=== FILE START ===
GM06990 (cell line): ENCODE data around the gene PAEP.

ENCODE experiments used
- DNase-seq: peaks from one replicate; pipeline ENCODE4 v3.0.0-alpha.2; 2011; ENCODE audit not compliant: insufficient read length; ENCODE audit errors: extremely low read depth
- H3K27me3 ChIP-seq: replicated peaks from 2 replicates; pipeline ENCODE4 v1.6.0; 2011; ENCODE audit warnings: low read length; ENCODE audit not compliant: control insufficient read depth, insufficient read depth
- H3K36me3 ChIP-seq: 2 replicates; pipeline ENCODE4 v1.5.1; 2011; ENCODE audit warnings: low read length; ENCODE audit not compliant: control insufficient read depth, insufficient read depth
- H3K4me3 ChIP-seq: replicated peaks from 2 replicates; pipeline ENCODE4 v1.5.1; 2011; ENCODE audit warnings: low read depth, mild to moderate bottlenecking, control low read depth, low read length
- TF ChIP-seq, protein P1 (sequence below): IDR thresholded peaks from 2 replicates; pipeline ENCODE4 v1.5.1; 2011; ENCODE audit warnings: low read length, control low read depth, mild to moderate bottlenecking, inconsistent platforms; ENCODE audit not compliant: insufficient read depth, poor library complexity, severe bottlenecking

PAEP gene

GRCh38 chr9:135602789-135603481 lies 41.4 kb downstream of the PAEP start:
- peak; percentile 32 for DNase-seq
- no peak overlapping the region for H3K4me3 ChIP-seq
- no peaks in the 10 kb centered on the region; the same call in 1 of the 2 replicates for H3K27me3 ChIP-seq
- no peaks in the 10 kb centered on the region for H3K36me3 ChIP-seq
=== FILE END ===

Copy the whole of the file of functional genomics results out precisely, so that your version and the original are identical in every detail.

GM06990 (cell line): ENCODE data around the gene PAEP.

ENCODE experiments used
- DNase-seq: peaks from one replicate; pipeline ENCODE4 v3.0.0-alpha.2; 2011; ENCODE audit not compliant: insufficient read length; ENCODE audit errors: extremely low read depth
- H3K27me3 ChIP-seq: replicated peaks from 2 replicates; pipeline ENCODE4 v1.6.0; 2011; ENCODE audit warnings: low read length; ENCODE audit not compliant: control insufficient read depth, insufficient read depth
- H3K36me3 ChIP-seq: 2 replicates; pipeline ENCODE4 v1.5.1; 2011; ENCODE audit warnings: low read length; ENCODE audit not compliant: control insufficient read depth, insufficient read depth
- H3K4me3 ChIP-seq: replicated peaks from 2 replicates; pipeline ENCODE4 v1.5.1; 2011; ENCODE audit warnings: low read depth, mild to moderate bottlenecking, control low read depth, low read length
- TF ChIP-seq, protein P1 (sequence below): IDR thresholded peaks from 2 replicates; pipeline ENCODE4 v1.5.1; 2011; ENCODE audit warnings: low read length, control low read depth, mild to moderate bottlenecking, inconsistent platforms; ENCODE audit not compliant: insufficient read depth, poor library complexity, severe bottlenecking

PAEP gene

GRCh38 chr9:135602789-135603481 lies 41.4 kb downstream of the PAEP start:
- peak; percentile 32 for DNase-seq
- no peak overlapping the region for H3K4me3 ChIP-seq
- no peaks in the 10 kb centered on the region; the same call in 1 of the 2 replicates for H3K27me3 ChIP-seq
- no peaks in the 10 kb centered on the region for H3K36me3 ChIP-seq